Digital Map Error May Have Led To Minesweeper Grounding; Conditions Worsen (updated)


The Guardian remains hard aground on Tubbataha Reef in the Philippines. In this view from Jan. 19, the ship, which struck the reef bow-on, has been swung broadside to the reef by wind and waves. The reef is clearly visible in the foreground.


“Multiple spaces” are flooded aboard the minesweeper USS Guardian, still stranded on a reef in the Philippines since Jan. 17. While the ship’s condition remains stable, a U.S. destroyer has arrived on the scene in the Sulu Sea, and a salvage team headed by a rear admiral is being established as more ships and assets head to the area.

Weather conditions remain rough, and the ship, once pointed straight into the reef with her bow hard aground, has swung broadside on, where most of the starboard hull is in contact with the coral. As of Saturday evening Washington time, according to the Navy, the ship experienced a “slight increase to a port list,” but as of Sunday evening local time there is no evidence the ship is taking on more water.  Concerns persist, however, that the ship will sustain further damage.

No injuries have been reported, and the entire crew of 79 sailors was taken off the ship late Jan. 17 local time. As of Sunday night Jan. 20 local time, no one has been back on board the Guardian, the Navy confirmed.

On Jan. 18, the service revealed that a digital chart used by the ship to navigate in the region misplaced the location of a reef by about eight nautical miles, and may have been a significant factor when the ship drove on to the reef on Jan. 17.

As of Jan. 18, U.S. Navy ships have been directed to “operate with caution” when using similar electronic charts and compare the map data with paper charts, which are considered accurate.

Another view of the Guardian on Jan. 19. The ship's crew of 79 sailors was taken off on Jan. 18, and no one has been aboard the minesweeper since, although several ships are standing by to resume salvage operations.

Guardian sits bow on to the reef on Jan. 17, hours after she struck at 2:25 a.m. local time. (Armed Forces of the Philippines photo)

Crewmembers are visible on the Guardian's upper superstructure in this image taken Jan. 17. They were subsequently taken off the ship for safety reasons. The ship appears to have driven straight on to the reef, with its stern still in deeper water. (Armed Forces of the Philippines photo)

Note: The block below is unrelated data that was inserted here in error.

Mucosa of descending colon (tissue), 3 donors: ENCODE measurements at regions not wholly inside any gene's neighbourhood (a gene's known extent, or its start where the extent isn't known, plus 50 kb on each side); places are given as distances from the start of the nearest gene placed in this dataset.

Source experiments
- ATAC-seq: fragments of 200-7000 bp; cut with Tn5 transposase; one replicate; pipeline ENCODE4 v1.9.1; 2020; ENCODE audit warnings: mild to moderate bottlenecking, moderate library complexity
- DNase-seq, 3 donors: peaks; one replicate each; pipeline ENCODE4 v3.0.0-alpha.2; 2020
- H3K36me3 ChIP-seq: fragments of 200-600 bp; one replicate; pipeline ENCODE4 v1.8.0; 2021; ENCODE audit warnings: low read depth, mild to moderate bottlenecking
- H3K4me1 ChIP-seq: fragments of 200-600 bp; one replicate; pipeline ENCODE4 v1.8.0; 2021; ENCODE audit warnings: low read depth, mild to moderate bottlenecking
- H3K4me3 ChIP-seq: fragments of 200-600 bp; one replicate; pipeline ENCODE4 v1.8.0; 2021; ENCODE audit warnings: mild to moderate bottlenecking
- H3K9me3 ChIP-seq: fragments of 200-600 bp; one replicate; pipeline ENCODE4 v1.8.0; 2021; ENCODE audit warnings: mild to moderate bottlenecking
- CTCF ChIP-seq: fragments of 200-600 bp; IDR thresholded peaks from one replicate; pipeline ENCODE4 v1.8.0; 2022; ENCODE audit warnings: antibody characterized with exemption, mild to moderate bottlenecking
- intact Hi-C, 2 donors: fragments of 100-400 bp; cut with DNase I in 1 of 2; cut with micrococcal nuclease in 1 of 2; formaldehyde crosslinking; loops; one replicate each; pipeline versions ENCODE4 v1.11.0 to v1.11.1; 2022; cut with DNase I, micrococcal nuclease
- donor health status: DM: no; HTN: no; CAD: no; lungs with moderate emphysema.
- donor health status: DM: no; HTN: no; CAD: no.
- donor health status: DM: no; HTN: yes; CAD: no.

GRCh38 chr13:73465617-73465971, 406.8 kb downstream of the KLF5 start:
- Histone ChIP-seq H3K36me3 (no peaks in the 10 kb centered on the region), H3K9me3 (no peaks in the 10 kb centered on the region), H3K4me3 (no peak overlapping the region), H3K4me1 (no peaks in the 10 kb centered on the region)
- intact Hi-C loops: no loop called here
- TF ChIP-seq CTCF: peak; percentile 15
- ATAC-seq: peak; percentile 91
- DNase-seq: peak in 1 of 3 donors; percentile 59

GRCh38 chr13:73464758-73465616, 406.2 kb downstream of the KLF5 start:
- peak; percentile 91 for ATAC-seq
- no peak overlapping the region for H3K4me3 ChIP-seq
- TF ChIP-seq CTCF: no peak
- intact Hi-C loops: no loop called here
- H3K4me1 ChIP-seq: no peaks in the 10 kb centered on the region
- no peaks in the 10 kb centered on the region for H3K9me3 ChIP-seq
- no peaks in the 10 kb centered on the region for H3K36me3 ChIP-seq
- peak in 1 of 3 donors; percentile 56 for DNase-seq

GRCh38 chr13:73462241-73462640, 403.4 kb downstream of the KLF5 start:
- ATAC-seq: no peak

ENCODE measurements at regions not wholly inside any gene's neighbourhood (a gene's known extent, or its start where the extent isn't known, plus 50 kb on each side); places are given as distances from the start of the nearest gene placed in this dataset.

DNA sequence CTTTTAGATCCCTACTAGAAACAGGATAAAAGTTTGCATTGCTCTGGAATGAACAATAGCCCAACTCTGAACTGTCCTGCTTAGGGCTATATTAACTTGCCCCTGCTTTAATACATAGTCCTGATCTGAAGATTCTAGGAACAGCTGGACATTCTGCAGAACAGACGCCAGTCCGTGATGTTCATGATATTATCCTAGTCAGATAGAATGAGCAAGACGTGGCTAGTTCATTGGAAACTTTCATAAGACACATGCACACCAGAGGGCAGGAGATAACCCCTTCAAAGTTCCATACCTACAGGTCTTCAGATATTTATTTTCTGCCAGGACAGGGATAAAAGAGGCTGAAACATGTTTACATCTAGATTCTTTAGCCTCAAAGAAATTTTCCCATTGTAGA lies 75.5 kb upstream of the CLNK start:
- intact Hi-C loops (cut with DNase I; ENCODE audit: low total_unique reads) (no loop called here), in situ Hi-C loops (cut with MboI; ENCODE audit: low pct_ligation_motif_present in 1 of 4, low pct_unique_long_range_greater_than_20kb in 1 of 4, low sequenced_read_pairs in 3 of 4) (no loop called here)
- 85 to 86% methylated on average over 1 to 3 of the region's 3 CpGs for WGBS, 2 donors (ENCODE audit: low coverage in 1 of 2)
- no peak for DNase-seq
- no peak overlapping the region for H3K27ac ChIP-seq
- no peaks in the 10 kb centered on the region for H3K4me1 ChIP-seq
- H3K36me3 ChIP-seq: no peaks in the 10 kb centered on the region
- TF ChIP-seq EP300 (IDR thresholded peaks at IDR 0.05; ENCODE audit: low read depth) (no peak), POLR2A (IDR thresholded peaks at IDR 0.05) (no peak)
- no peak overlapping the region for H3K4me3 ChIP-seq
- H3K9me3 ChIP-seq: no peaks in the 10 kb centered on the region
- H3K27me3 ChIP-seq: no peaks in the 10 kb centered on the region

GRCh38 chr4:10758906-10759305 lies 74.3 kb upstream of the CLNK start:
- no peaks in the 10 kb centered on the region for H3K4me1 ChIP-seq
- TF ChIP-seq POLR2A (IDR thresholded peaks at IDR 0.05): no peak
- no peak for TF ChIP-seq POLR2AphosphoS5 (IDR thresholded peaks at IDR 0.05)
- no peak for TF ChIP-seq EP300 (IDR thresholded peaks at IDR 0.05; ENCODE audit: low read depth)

The Guardian drove onto Tubbataha Reef in the Sulu Sea around 2:25 a.m. on Jan. 17 (some sources cite a date of Jan. 16, since that was the date in Washington, D.C. when the incident occurred; there is a 13-hour time difference between Washington and the reef, with the Philippines 13 hours ahead of D.C.). The reef is about 80 miles east-southeast of Palawan Island in the western portion of the Philippine archipelago.

The ship had been at Olongapo City in Subic Bay, and was en route to Indonesia when she struck the reef, according to the Navy. Earlier plans for the ship to refuel at Puerto Princessa in Palawan Island were cancelled before the Guardian left Subic Bay, the Navy said, and media reports that the minesweeper was bound for Puerto Princessa when she struck the reef are incorrect.

The Guardian is homeported at Sasebo, Japan.

The mine countermeasures vessel, with a wooden hull sheathed in fiberglass, has been taking on water and moving on the reef, and 79 crew members were taken off the ship on Jan. 18, 45 transferring to the Navy survey ship Bowditch and 34 sailors to the C-Champion, a commercial vessel chartered by the Navy’s Military Sealift Command.

The Guardian has not been abandoned, the Navy said, and the service said removal of the crew was a temporary safety measure. But the ship remains threatened by the weather, according to the Navy official, and rough, unpredictable seas coming from different directions added to the ship’s movement on the reef.

Aerial surveys by U.S. Navy P-3C Orion maritime surveillance aircraft indicated no fuel leaks and no additional flooding on the ship by Sunday evening, a Navy official said, although the hull continues to be battered, particularly on the port side.

The Japan-based destroyer Mustin arrived on the scene on Jan. 19 and is assisting, the Navy official said, and a salvage assessment team is on board the Bowditch. On Sunday, 36 Guardian crewmembers were transferred to the Mustin, and as of Sunday evening, 35 sailors remain on the C-Champion with 8 on the Bowditch.

The Mustin departed the scene later on  Sunday for Puerto Princessa on Palawan Island to embark Rear Adm. Thomas Carney, commander of Task Force 73 and the U.S. Navy’s Singapore Area Commander, who will take charge of the salvage operation. The destroyer is expected to be back on scene with the Guardian by Monday Jan. 21.

A Philippine salvage tug, the Trabajador, also is on the scene and assisting, as is the Philippine Coast Guard. The salvage ship is equipped with environmental container booms but has been unable to deploy them in the rough weather. Conditions are expected to improve on Tuesday, and the booms will be deployed when the weather permits, the Navy said.

Forecasts for the region over the next one to two days are for 15-to-20-knot winds and four-to-six-foot seas. Conditions are expected to improve on Tuesday Jan. 22.